CD review

Elliot Galvin – “Live in Paris at Fondation Louis Vuitton”


Elliot Galvin – Live in Paris at Fondation Louis Vuitton
(Edition Records EDN1146. CD review by Adrian Pallant)

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One man, one piano… and an inspiring venue for the singular genius of Elliot Galvin – the elegant yet angular architecture of Fondation Louis Vuitton, Paris, and its steel-and-mirror interior (Inside the horizon by Olafur Eliasson), ingeniously integrated into the album-cover graphics of this live, solo recording.

Galvin has, relatively early on in his career, already identified the boundless pianistic individuality of his methods. In studio albums and live performances with his own piano trio and Laura Jurd’s Mercury-nominated band Dinosaur, he explores his domain widely and to great effect: Hammond organ, synths, accordion, melodica, Stylophone, toy piano, cassette player… you name it. But what happens when creative ‘fripperies’ are stripped away? Well, live on stage and entirely improvising at the grand piano, Galvin’s assuredness, technique and continuity are fascinating throughout this performance.

In instantly rollercoasting As Above (imagery recalling the Dreamland debut trio album of 2014), he invites us to ride his chromatic world of scurrying runs and reverberating La Cathédrale engloutie-like depths, always with the skill to counter breathless chaos with spacial, spangled ambience; and towards its close, low hand-dampened ‘duhhs’ offer a glimpse of prepared-piano details to follow. Indeed, Time and Everything’s plucked highlights (which he executes deftly) are accompanied by the unsettling glissandi of a steel marble upon the strings, before satisfying, deep chord clusters are pitched against a repeated single-note rhythm. And inside two and half minutes, Galvin’s humour shines in an irascible, reluctant-to-resolve Coda – the piano does (quietly) submit!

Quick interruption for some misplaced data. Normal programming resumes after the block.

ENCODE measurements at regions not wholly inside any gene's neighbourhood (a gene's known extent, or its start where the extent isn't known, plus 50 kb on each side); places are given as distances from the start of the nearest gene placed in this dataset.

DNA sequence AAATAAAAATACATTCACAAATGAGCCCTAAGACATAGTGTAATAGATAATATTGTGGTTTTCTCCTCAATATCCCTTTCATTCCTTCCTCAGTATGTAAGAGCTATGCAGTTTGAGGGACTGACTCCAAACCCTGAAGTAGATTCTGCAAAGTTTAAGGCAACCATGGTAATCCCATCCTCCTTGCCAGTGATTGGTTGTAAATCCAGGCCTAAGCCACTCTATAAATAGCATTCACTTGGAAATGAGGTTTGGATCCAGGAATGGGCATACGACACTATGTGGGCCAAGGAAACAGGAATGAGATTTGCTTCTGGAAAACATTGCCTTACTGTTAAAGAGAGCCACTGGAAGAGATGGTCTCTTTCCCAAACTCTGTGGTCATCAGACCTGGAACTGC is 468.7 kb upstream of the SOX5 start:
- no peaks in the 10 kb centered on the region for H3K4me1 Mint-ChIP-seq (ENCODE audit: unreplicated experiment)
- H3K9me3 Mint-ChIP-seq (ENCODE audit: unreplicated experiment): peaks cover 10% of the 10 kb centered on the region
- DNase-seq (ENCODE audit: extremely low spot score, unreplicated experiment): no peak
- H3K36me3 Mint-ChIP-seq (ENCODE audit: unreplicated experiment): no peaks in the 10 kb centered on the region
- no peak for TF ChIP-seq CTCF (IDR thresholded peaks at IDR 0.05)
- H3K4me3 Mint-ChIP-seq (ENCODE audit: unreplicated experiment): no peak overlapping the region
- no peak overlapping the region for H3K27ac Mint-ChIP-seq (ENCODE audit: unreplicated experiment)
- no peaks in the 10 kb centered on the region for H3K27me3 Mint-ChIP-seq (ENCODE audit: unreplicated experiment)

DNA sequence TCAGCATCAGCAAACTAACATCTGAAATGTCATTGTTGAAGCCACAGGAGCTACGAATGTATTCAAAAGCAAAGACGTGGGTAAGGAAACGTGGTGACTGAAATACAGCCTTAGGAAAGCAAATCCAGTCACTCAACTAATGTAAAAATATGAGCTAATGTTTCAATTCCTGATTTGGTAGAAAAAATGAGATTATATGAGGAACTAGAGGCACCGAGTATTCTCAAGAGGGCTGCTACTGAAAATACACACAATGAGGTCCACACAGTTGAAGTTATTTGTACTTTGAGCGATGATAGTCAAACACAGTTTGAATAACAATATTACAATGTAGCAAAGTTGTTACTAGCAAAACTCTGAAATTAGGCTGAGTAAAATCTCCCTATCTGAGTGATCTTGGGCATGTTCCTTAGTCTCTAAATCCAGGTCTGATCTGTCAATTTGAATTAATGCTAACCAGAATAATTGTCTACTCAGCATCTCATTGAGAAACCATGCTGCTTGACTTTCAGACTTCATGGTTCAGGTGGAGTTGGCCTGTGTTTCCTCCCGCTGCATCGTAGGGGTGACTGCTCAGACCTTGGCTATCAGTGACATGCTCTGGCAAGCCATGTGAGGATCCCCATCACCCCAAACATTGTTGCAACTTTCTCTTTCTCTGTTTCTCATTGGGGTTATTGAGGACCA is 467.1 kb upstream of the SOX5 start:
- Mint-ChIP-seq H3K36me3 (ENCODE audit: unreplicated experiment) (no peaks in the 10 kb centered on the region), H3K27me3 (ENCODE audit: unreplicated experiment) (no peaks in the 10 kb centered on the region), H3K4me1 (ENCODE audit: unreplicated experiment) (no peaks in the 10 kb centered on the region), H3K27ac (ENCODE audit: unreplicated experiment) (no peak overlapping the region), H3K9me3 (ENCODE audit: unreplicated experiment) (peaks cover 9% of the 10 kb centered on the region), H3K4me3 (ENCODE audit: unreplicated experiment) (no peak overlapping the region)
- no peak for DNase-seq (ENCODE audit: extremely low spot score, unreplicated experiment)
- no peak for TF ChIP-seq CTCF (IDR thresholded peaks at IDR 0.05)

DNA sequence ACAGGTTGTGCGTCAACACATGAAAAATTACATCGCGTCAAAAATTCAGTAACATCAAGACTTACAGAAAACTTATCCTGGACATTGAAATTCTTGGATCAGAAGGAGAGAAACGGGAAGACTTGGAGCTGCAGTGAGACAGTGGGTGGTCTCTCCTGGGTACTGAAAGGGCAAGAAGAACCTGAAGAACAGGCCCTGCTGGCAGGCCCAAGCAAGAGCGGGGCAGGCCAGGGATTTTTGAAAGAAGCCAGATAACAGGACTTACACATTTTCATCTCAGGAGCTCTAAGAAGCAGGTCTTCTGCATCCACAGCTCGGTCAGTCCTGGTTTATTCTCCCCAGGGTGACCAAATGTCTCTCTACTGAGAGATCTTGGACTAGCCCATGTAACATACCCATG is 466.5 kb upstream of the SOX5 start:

The simple, fugal opening of For J.S. breaks loose into sprawling, contrapuntal mischief with a beautiful lightness of touch, underpinned by Ravelian warmth – might that be a car horn echoing around the Arc de Triomphe? And starlit, folksong-like Broken Windows is so sensitively crafted over the faintest sustained-string drone that it somehow stirs emotion towards its soft close.

Olafur Eliasson describes his striking, permanent art at Fondation Louis Vuitton in this way: “For me, the horizon is not a line, it’s a dimension. Questioning one’s own horizon requires us to question linearity and create a new horizon.” Elliot Galvin, too, takes a ‘line’ – the familiarity of an acoustic piano’s sound and structure – and fashions it into an original, multi-faceted dimension of wonder.

For the ball-bearing-bouncing, case-cracking, foot-stamping entertainment of final track So Below alone (imaginable as an extended, piano-concerto cadenza like no other), it’s most definitely worth your ears.

The album is released on 24 January and is launched at Kings Place on Friday 21 February at 8.00pm.

LINK: Video Time and Everything

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